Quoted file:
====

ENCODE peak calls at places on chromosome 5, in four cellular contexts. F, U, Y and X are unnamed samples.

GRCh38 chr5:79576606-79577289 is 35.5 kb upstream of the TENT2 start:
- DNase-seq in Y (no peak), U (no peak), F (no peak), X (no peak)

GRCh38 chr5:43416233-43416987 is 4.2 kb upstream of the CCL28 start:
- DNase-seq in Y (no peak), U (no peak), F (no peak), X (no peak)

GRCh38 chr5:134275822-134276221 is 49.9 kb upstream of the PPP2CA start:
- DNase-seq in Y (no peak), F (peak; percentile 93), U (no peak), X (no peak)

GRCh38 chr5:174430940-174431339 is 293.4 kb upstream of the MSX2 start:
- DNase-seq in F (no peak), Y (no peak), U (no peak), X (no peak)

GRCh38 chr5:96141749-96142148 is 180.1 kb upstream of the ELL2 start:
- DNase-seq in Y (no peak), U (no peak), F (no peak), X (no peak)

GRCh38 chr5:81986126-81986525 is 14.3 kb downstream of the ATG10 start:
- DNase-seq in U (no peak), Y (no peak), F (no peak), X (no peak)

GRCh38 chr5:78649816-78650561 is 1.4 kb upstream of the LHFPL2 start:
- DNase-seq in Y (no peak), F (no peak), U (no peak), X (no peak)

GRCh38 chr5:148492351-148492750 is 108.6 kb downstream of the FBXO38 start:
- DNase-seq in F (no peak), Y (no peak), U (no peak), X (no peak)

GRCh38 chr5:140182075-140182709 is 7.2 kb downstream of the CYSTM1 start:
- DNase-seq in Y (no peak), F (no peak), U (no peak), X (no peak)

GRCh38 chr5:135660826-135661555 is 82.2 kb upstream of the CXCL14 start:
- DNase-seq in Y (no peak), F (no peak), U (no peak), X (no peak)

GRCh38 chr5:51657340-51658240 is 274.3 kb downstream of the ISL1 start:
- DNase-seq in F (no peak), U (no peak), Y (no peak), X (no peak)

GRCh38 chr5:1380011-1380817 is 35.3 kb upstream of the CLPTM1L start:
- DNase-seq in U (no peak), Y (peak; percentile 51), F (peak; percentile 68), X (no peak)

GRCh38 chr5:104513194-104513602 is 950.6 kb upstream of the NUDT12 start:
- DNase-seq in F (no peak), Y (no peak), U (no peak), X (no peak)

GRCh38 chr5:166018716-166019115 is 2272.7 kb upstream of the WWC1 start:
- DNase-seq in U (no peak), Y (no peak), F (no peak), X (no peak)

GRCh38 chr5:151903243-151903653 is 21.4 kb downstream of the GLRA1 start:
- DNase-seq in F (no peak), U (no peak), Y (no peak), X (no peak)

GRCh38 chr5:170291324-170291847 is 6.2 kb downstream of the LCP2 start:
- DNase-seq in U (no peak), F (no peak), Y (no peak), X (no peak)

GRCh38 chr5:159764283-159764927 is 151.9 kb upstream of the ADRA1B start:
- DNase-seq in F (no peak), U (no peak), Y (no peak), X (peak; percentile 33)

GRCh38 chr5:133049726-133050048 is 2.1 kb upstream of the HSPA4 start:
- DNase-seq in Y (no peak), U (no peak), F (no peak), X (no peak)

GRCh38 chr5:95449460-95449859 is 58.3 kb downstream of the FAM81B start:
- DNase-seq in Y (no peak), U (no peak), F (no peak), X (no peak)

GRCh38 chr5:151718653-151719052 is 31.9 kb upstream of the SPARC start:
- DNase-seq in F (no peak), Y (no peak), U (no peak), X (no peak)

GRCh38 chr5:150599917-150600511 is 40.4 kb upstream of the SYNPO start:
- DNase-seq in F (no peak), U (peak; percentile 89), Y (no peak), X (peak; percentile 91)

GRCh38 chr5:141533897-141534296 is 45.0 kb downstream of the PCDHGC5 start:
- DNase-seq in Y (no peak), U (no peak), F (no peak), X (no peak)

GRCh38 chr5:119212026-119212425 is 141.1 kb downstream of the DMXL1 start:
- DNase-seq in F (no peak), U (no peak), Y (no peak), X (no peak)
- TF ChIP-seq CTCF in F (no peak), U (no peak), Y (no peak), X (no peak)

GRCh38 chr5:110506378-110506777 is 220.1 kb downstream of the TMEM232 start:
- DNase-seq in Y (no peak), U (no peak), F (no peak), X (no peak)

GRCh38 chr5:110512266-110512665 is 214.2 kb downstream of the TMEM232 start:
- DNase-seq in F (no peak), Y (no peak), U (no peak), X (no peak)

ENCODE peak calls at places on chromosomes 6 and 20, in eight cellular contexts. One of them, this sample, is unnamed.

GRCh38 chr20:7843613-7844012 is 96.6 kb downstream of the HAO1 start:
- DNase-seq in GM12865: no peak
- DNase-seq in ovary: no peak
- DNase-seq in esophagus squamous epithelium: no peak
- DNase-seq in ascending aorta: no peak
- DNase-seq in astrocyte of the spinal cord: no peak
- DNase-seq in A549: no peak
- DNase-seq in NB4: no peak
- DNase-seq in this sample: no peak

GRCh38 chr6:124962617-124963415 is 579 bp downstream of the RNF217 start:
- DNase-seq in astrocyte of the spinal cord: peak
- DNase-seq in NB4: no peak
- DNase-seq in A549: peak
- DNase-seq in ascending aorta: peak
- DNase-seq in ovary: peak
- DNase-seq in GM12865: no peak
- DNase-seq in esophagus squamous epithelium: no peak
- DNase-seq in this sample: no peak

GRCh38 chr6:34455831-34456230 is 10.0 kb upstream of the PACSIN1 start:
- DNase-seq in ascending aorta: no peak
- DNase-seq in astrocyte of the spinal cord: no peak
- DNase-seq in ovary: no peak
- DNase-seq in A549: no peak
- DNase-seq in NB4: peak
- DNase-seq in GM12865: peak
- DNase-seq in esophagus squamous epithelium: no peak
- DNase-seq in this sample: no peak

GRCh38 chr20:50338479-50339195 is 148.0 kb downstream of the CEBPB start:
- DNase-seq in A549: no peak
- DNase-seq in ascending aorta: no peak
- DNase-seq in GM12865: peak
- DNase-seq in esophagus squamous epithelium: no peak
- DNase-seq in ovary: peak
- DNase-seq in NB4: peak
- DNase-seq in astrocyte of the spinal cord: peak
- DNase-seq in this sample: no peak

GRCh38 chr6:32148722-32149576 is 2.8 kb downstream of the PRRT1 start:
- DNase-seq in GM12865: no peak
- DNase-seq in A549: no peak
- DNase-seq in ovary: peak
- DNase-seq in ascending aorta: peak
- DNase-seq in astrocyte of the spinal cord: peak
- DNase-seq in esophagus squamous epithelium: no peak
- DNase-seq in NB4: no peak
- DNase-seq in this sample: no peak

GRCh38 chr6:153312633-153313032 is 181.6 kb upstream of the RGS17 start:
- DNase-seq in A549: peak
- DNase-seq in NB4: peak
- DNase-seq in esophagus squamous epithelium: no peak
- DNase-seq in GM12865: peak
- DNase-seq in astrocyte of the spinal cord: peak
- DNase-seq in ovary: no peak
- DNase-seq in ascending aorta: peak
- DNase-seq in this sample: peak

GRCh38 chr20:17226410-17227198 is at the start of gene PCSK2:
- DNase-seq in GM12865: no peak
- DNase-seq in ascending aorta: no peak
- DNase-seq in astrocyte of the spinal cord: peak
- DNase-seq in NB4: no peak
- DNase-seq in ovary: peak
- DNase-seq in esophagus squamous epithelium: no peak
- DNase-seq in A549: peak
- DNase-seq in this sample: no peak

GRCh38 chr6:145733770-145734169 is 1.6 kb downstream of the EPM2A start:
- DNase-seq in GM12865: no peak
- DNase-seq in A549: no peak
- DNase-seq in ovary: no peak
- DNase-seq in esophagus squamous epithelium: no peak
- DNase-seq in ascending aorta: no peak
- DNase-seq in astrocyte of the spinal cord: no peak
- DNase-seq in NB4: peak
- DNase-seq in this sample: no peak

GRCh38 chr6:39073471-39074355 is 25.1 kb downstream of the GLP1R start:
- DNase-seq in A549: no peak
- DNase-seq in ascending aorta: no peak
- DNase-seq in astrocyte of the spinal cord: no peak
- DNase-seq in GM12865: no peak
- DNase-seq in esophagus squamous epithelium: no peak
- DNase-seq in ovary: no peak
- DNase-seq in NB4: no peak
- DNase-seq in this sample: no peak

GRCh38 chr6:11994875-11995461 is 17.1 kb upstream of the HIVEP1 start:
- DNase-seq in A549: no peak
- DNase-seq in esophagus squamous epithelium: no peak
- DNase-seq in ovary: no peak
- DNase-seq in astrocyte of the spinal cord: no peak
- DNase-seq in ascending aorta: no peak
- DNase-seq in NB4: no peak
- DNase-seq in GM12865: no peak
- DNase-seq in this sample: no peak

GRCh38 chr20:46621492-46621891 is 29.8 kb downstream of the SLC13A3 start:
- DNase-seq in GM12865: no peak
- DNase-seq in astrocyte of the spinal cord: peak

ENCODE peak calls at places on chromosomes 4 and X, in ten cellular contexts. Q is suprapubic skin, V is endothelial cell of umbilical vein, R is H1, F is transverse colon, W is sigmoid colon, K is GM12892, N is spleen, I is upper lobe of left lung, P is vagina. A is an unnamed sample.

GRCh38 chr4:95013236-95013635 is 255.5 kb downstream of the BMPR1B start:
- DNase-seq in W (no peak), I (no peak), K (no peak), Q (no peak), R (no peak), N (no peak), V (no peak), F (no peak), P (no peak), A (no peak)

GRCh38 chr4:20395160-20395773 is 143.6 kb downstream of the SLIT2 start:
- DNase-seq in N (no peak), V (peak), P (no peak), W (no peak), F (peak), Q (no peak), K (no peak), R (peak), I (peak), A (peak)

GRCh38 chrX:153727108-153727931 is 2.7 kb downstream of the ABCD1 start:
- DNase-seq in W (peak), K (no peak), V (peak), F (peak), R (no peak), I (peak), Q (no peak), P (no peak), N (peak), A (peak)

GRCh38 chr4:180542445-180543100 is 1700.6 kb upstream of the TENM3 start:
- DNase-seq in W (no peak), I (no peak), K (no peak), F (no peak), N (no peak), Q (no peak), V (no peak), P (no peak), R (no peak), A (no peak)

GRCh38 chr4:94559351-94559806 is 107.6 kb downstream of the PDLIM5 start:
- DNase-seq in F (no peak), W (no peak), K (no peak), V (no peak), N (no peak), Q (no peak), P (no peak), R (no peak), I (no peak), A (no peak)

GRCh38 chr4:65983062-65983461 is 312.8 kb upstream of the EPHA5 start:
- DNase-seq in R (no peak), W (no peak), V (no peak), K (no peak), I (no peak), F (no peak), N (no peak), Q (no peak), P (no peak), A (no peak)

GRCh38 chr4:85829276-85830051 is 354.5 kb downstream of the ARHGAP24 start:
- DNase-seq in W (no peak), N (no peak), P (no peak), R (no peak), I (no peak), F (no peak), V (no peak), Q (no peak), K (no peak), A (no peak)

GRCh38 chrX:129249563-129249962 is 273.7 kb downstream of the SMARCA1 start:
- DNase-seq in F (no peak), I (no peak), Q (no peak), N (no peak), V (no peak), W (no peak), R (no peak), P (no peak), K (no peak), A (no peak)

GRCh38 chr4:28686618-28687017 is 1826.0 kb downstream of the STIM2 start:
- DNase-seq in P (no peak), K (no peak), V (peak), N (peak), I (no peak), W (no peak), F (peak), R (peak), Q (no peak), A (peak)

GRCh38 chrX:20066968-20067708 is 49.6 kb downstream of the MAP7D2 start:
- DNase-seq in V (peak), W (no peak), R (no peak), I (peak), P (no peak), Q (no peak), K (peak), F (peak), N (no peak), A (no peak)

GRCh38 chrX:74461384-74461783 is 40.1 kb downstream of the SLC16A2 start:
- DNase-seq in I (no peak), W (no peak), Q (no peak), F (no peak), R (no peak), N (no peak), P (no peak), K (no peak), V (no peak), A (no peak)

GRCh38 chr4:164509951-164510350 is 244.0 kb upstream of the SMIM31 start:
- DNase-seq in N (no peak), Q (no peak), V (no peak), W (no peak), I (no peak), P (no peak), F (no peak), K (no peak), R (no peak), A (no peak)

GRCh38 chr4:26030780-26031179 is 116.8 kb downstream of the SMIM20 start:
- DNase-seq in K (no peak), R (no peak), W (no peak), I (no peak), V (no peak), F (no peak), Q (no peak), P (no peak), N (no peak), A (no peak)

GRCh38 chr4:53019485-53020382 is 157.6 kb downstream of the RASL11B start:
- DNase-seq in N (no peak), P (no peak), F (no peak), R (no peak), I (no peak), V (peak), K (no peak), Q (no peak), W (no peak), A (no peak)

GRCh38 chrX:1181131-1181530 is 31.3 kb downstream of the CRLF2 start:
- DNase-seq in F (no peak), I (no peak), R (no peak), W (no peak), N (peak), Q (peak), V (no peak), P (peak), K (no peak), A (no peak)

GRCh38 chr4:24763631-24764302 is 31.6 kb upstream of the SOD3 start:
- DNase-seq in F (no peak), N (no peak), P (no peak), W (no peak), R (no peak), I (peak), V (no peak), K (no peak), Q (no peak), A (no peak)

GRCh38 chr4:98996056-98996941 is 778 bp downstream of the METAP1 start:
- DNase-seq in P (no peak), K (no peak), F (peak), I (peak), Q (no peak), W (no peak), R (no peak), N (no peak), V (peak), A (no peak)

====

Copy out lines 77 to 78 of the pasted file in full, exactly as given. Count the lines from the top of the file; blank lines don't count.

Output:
- DNase-seq in NB4: peak
- DNase-seq in GM12865: peak